On the 11th Hour of the 11th Month, the guns fell silent across the battlefields of the Flanders, the killing machine of war stopped its killing and destruction. For it was on this day, that Ferdinand Foch, the French Field Marshall, the allied supreme commander alongside the First Sea Lord, Admiral Rosslyn Wemyss signed the armistice in the French forest of Compiègne with the German counterparts Reich Minister Matthias Erzberger.
The armistice was signed between 5:12 and 5.22 am Paris time, to take effect at 11 am that day Paris time. The phrase, the 11th Hour, of the 11th Month, stuck.
How many died on the last day of World War 1
Discussions on the terms of the Armistice took weeks to formalise. Letters from US President Woodrow Wilson, the Axis powers, Great Britain, and France. Agreements, disagreements, politics on the German side to initially accept terms and then go back to the table. While all this was going on, the war continued. When the terms were agreed, that morning at 5.22 am, the clock started to the end of the world’s bloodiest conflict it has ever seen. In that 5 and a half hours, another 2,738 would die, these soldiers would die for a war that their leaders had already agreed to end.
The Origins of the 2 minute Silence
One year after the end of World War One, on Tuesday, at 11 am on the 11th of November. The country stood still to mark what would become the annual remembrance of the Armistice, by observing a 2-minute silence. In these early raw days of peace, the country literally stopped to observe, whatever they were doing, they stopped the car if they were driving, industry paused when it was working, shoppers stopped if they were shopping. Every community in England, Great Britain, The Commonwealth, and the rest of the world had been affected by the Great War. Some carried the physical disabilities of the war, some carried the psychological hidden disabilities of the war, some families lost a father, a son, a daughter or a mother to the war and some saw part or if not all of their families disappear. Whatever the personal tragedies, the personal stories the country moved on.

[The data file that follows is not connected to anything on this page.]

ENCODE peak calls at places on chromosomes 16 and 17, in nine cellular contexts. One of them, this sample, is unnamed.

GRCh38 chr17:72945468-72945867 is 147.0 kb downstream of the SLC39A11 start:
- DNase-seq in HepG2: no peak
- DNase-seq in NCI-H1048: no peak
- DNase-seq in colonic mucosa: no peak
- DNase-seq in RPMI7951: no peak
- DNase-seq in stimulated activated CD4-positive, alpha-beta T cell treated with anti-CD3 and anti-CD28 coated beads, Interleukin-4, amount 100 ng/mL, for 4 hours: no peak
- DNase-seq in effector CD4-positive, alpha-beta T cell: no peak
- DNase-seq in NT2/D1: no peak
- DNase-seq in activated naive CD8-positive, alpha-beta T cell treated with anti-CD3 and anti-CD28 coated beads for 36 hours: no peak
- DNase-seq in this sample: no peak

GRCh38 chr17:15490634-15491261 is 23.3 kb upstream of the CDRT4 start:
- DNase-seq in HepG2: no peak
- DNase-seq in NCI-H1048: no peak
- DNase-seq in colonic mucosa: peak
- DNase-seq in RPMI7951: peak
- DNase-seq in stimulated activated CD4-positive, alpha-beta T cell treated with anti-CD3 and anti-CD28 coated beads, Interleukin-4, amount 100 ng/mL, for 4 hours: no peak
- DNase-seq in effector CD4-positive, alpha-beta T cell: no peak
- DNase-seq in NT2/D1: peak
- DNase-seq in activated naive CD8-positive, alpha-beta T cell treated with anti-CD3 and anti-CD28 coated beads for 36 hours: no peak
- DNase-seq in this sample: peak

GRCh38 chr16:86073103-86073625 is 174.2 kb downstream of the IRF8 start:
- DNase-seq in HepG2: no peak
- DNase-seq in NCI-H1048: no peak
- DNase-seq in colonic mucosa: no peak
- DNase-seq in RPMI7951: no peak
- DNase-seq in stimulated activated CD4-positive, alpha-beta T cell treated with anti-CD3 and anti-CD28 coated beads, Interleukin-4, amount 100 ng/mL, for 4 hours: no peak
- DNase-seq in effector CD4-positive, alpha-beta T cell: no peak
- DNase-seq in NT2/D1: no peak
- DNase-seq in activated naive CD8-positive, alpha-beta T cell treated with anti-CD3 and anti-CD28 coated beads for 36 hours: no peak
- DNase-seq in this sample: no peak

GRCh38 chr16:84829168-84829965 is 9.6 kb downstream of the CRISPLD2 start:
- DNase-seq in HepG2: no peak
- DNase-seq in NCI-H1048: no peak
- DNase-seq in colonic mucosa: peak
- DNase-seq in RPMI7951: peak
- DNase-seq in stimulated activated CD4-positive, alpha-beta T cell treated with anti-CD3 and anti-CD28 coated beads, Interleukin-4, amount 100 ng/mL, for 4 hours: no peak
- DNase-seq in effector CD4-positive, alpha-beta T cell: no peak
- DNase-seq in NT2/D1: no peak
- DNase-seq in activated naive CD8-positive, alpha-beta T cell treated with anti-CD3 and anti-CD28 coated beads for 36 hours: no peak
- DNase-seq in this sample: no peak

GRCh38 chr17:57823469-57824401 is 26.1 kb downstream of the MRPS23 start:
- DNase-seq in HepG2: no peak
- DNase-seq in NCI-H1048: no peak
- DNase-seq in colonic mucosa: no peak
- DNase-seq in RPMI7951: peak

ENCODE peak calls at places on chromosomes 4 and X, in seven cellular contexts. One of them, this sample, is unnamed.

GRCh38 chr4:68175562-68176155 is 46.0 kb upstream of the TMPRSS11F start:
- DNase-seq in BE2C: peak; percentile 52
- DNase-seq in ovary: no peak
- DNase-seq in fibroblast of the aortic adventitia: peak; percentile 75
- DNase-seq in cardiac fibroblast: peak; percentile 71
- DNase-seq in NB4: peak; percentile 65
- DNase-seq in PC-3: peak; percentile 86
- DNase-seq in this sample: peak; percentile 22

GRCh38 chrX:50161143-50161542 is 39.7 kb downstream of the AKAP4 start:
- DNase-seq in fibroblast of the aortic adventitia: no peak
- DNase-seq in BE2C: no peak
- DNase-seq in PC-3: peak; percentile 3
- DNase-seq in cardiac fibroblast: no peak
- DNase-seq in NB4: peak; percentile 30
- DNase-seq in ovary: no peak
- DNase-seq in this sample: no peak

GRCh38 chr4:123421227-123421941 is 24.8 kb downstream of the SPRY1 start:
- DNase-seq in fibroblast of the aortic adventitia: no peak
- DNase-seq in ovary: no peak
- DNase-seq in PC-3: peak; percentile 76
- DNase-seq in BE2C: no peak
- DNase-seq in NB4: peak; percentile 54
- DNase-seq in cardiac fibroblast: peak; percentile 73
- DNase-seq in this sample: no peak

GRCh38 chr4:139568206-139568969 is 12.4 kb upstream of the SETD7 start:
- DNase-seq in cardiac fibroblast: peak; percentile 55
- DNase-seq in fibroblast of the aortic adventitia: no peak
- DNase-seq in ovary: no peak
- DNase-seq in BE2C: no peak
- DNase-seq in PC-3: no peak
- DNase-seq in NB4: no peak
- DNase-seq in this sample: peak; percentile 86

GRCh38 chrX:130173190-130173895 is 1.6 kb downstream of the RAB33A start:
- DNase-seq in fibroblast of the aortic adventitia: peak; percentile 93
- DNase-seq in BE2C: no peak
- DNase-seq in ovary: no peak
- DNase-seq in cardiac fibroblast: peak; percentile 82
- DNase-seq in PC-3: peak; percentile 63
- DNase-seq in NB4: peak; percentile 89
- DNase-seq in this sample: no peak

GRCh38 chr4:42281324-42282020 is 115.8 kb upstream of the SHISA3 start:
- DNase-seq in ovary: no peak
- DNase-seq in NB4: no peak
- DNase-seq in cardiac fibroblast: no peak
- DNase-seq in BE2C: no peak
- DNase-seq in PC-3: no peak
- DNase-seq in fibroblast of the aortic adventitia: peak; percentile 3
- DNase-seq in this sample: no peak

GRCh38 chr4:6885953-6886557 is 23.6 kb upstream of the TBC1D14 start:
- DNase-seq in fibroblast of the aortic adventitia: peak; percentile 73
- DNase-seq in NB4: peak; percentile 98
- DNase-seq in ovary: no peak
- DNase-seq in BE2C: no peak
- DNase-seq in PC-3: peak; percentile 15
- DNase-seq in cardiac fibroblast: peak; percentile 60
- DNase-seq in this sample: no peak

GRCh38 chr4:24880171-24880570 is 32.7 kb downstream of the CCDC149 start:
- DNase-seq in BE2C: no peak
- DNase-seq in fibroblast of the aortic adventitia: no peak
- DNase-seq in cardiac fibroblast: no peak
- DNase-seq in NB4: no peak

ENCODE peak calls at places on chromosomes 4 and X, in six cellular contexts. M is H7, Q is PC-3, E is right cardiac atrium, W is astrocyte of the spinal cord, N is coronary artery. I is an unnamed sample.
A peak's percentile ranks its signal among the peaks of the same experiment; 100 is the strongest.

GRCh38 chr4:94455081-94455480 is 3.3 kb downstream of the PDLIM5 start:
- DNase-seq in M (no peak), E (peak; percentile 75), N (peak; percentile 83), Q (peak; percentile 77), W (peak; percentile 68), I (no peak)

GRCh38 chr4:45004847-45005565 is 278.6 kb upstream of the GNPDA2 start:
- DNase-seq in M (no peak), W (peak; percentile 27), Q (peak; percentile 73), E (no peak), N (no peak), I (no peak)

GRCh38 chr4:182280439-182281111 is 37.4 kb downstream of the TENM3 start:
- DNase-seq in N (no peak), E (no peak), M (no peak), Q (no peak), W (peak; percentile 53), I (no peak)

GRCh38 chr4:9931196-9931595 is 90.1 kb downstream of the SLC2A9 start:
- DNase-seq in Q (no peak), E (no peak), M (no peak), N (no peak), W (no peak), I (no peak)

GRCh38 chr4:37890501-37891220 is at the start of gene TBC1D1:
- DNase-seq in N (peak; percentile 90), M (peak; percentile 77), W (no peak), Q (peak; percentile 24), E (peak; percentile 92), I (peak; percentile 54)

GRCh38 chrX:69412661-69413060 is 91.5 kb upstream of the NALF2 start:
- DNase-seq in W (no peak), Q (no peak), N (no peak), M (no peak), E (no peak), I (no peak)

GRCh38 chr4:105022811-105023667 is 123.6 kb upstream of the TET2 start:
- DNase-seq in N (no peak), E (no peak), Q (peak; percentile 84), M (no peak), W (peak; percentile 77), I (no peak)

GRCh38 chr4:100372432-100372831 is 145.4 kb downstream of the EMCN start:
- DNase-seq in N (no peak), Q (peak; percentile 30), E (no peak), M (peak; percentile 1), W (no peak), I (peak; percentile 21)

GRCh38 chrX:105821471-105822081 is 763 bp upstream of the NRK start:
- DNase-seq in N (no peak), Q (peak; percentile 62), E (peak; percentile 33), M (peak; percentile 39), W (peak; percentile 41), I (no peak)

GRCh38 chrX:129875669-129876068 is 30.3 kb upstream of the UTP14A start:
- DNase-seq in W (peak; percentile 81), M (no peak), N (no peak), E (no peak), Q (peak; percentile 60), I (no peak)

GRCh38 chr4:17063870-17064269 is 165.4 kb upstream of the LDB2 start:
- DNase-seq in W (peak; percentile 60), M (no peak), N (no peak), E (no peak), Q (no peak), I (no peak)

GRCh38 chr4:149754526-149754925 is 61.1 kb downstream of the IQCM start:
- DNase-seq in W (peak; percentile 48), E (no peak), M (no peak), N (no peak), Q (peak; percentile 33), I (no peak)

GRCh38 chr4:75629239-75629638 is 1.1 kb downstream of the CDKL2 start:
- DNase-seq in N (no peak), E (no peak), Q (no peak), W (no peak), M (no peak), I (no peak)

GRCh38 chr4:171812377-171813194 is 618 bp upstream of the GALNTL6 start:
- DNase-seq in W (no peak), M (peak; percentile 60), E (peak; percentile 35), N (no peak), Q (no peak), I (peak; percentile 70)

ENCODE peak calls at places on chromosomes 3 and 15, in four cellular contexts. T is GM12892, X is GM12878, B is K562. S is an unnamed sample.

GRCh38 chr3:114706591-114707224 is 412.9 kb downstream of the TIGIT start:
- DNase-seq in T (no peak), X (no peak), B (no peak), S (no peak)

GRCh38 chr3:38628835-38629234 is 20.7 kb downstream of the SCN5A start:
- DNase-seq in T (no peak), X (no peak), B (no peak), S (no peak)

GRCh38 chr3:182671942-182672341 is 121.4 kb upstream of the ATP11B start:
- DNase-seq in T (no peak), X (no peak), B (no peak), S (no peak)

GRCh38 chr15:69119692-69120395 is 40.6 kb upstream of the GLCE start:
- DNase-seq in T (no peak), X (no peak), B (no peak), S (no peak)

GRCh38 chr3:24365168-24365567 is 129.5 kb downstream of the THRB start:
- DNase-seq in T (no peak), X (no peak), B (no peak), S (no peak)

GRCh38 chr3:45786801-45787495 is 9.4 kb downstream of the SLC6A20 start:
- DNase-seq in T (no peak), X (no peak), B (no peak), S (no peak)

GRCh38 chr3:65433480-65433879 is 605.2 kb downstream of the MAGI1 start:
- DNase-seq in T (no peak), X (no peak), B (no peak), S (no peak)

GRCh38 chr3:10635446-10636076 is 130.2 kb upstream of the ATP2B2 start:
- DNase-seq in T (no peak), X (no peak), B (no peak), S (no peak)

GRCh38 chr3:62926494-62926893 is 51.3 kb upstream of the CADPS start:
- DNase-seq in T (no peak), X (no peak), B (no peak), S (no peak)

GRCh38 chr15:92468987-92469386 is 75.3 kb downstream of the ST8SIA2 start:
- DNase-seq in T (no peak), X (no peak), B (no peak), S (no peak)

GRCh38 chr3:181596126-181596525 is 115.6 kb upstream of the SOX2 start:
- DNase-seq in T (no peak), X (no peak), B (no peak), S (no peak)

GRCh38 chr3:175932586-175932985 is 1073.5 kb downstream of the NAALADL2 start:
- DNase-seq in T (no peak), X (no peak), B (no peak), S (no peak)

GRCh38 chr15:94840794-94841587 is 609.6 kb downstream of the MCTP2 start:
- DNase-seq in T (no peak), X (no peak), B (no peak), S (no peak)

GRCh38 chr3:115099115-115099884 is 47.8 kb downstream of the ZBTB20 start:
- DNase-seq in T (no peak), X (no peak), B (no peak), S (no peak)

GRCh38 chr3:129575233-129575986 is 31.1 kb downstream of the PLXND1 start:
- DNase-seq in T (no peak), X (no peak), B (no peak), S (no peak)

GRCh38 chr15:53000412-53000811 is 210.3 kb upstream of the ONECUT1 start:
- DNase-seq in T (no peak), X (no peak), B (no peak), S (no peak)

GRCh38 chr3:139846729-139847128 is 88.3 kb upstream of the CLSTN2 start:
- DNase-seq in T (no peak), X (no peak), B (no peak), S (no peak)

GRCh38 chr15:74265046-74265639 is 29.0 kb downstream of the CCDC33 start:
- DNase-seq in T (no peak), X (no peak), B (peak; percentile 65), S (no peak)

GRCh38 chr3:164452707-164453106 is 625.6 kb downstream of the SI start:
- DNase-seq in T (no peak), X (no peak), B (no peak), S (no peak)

It is the scale of the sacrifice which puts the need for the country to pause and reflect. My own house is also part of the World War One story, 2 brothers went to war, one buried in the battlefield cemetery in France, and the other Brother is buried in a cemetery in London.
Why is Remembrance Sunday not on the 11th of November
For 20 years the remembrance service ran on the 11th hour of the 11th day of the 11th Month, until the Second World War, where a decision was made to change the date to the nearest Sunday, to help avoid unnecessary disruption to the war effort and production. It is a testament to Great Britain and the stiff upper lip of Britons that during the testing and uncertain times of the Second World War, the Armistice remembrance service continued, in some capacity. It would take another 20 years after World War 2, in 1956 that the decision was formalised for the Remembrance Sunday to take place on the second Sunday in November at 11 am.
Have we been remembering the Time of the Armistice incorrectly all along
Having just explained the move to Sunday, the time is also of question. In the signed Armistice documents, the guns would indeed fall silent at 11 am on the 11th of November, Paris time, that is 10 am London time. Putting technicalities aside, it’s not the time on your wrist (or phone) its the fact that you pause and remember.
The importance of the Cenotaph to remembrance Sunday
Right in the middle of the road in Whitehall, is a grand monument called the Cenotaph, which becomes the main focal point for millions each year, as the Sovereign, the Sovereign’s family, the church, the government and representatives from The Commonwealth lay wreaths on behalf of the nation and their peoples.